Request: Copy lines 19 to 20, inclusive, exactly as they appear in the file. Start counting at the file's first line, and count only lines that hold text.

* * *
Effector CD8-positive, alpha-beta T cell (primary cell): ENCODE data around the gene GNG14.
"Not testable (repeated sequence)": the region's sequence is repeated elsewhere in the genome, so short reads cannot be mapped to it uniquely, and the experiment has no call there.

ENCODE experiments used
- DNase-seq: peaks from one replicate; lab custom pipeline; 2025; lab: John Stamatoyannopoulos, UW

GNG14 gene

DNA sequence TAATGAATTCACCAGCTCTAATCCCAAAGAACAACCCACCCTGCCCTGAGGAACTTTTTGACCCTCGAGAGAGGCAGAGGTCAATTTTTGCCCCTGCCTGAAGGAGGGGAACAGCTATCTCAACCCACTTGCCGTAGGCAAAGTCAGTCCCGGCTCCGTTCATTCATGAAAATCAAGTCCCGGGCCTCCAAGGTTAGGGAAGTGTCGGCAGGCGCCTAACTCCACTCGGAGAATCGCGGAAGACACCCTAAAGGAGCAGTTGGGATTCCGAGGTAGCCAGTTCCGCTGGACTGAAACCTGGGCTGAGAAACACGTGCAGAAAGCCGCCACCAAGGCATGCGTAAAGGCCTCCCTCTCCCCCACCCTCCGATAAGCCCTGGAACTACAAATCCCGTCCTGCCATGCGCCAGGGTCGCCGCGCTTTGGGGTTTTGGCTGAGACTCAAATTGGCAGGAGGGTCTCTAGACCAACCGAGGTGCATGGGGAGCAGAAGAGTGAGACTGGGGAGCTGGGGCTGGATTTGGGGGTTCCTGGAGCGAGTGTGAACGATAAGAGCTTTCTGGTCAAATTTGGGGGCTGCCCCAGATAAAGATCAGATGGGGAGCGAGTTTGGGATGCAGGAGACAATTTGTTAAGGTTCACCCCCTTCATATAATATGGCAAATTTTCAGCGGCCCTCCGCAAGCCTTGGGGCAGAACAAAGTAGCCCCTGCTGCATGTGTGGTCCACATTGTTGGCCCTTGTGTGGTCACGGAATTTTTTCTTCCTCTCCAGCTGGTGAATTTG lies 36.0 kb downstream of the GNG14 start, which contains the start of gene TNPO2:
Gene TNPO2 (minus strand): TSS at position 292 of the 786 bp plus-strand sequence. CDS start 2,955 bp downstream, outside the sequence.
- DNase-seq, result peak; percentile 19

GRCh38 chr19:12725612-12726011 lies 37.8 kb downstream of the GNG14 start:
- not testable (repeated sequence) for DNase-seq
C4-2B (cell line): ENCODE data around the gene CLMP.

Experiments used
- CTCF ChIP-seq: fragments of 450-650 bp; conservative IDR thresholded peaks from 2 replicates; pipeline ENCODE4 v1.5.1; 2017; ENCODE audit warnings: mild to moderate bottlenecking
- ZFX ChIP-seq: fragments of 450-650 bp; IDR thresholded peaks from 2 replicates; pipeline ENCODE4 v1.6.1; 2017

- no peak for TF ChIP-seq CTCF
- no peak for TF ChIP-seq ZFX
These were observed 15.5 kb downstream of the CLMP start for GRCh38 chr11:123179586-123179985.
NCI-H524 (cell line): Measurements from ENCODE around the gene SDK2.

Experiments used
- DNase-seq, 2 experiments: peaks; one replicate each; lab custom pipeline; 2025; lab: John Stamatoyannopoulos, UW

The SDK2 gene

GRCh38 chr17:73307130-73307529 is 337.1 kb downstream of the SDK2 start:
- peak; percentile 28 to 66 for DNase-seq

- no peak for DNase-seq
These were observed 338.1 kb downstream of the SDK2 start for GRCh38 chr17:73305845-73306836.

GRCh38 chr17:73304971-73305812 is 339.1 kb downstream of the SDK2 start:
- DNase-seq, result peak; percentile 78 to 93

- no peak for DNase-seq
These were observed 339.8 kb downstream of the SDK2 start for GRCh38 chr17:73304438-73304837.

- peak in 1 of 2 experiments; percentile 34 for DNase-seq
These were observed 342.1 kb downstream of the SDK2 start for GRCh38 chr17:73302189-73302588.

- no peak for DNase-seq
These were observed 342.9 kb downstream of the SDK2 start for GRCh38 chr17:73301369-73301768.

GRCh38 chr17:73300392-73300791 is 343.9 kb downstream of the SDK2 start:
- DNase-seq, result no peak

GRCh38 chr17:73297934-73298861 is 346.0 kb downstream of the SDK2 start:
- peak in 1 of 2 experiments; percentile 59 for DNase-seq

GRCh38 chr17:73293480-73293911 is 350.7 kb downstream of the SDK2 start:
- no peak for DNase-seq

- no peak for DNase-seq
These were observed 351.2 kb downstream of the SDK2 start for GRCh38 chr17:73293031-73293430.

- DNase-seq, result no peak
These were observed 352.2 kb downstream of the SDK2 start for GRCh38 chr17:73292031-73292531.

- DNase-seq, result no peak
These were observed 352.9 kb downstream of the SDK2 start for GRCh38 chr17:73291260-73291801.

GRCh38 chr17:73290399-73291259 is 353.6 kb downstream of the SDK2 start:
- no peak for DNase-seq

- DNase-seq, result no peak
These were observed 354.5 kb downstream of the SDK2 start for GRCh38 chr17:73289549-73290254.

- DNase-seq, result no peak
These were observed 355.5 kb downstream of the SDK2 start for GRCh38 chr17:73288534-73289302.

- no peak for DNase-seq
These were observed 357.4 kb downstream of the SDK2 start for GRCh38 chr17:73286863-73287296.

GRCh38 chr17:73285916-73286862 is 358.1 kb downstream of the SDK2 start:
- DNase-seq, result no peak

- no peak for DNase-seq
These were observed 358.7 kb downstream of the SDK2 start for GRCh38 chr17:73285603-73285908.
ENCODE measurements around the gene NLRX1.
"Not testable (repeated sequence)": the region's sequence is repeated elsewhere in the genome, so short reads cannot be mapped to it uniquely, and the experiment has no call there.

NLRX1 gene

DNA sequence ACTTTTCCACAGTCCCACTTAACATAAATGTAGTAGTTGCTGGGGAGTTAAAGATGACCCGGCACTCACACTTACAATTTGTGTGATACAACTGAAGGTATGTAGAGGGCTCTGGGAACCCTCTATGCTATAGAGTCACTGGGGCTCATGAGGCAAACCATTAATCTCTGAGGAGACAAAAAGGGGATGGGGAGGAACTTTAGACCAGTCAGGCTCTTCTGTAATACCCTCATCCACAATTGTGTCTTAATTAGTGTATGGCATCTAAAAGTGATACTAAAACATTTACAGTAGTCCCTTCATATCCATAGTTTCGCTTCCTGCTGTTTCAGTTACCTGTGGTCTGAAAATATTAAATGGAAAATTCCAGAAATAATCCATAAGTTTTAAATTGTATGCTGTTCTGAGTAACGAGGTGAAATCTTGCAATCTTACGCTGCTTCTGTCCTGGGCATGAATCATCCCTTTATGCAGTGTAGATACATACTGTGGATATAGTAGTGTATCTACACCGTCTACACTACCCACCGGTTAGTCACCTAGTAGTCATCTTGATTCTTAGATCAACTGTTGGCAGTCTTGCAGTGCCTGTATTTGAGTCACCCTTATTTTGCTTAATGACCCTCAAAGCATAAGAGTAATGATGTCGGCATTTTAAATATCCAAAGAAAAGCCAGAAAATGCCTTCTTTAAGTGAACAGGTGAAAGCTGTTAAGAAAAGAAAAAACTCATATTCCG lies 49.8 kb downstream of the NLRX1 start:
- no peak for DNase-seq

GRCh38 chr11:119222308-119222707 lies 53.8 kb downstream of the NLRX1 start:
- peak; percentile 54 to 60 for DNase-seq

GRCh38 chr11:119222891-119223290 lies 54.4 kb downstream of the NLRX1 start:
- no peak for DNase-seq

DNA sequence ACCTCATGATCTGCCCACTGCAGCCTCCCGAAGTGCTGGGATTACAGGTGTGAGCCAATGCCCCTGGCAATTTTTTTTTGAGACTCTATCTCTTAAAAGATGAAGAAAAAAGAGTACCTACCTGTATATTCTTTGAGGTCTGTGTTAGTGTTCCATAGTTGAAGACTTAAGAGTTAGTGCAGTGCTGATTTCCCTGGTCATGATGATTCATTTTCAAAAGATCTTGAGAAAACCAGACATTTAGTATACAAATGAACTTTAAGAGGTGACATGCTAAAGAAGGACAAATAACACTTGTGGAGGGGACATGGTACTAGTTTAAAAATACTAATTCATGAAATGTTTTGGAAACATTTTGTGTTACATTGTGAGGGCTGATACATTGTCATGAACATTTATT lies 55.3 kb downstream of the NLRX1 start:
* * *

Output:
Experiments used
- DNase-seq, 2 experiments: peaks; one replicate each; lab custom pipeline; 2025; lab: John Stamatoyannopoulos, UW